Child mental health and service needs in Iraq: beliefs and attitudes of primary school teachers


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Abstract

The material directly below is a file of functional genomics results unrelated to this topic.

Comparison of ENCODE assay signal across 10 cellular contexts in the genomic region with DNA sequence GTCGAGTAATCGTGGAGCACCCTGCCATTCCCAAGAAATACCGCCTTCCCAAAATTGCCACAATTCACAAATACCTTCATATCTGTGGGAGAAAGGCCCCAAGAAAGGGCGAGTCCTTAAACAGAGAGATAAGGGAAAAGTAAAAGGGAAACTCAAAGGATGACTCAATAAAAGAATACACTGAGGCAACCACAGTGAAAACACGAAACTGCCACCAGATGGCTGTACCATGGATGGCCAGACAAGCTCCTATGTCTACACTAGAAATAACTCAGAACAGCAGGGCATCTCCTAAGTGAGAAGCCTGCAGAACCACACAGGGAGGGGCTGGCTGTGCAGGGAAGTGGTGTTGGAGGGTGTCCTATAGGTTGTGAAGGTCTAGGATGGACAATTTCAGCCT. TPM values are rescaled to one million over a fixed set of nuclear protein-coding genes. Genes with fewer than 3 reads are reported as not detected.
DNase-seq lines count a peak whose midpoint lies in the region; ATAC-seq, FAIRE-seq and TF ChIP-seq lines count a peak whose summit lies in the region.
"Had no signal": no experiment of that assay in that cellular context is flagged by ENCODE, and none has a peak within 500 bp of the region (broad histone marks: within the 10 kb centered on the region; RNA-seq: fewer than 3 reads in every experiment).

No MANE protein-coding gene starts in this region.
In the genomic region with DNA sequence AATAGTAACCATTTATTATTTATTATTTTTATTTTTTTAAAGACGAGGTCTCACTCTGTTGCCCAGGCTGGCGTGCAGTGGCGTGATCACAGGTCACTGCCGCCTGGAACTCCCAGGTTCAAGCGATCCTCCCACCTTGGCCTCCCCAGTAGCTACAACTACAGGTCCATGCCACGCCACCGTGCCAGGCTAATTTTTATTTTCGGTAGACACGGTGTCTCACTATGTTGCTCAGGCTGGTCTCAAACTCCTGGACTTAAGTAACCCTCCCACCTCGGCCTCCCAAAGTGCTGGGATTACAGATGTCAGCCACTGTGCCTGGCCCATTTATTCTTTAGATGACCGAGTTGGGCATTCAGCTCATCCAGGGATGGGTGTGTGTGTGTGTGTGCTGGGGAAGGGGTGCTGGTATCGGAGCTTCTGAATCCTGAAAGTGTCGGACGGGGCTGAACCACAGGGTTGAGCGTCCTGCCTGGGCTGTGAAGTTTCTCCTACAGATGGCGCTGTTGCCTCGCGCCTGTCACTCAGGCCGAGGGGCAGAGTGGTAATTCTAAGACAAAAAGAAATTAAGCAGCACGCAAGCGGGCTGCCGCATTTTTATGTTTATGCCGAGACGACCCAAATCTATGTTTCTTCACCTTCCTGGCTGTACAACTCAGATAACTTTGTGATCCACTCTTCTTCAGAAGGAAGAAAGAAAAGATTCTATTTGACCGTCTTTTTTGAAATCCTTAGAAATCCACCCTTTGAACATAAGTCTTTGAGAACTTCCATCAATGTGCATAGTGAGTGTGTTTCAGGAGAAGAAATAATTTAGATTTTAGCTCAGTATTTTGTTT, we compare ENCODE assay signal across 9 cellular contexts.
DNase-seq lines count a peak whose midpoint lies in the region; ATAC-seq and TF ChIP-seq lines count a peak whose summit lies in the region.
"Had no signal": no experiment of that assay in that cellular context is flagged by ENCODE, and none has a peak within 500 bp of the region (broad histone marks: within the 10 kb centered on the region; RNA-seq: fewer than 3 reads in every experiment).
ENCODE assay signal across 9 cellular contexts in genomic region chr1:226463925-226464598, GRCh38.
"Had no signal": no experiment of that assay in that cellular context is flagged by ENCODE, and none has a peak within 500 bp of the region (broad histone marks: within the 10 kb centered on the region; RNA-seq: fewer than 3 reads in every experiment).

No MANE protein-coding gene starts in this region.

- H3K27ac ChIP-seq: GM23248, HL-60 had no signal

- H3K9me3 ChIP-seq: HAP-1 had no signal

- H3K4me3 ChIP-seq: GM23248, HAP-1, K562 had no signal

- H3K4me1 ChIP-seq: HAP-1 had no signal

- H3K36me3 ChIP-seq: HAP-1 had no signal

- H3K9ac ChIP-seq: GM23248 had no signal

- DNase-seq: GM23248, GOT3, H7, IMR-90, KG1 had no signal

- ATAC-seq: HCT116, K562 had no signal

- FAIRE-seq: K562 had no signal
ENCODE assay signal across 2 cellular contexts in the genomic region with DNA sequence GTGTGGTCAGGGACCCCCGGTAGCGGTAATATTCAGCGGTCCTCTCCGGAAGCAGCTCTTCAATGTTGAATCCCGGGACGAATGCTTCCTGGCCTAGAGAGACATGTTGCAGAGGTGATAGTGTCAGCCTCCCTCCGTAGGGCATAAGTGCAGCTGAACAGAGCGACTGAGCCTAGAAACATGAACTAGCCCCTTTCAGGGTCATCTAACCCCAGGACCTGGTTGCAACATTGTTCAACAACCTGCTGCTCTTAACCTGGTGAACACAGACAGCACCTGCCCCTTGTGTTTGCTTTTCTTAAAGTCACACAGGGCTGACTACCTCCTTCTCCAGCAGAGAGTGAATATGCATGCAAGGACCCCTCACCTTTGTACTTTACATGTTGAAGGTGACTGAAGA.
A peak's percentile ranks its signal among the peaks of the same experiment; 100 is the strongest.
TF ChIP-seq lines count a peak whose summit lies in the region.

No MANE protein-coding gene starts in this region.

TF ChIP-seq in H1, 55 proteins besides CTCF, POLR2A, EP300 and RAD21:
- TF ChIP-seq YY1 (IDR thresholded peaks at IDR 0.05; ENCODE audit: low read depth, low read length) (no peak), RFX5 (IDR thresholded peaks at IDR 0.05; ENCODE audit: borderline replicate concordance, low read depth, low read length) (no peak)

ObjectiveTo survey Iraqi primary school teachers' beliefs and attitudes about mental health and behavioural problems of children.MethodsFrom 10 primary schools in Baghdad, 148 teachers were surveyed using a closed-response questionnaire to assess beliefs and attitudes regarding students' mental health and behavioural problems, needs, resources and limitations to teaching.ResultsDisruptive behaviours were rated as main problems by the largest proportions of teachers. In-service training on ‘identifying students with social, emotional, or behavioural problems’ and ‘effective behaviour management’ was rated very important by 70% of teachers. Most teachers received no training on mental health during their teaching career. There was low reported availability of a wide range of school-based mental health resources.ConclusionsTeachers in Iraq report substantial mental health and behavioural problems in primary school children and identify high unmet need for school-based mental health programmes and training.

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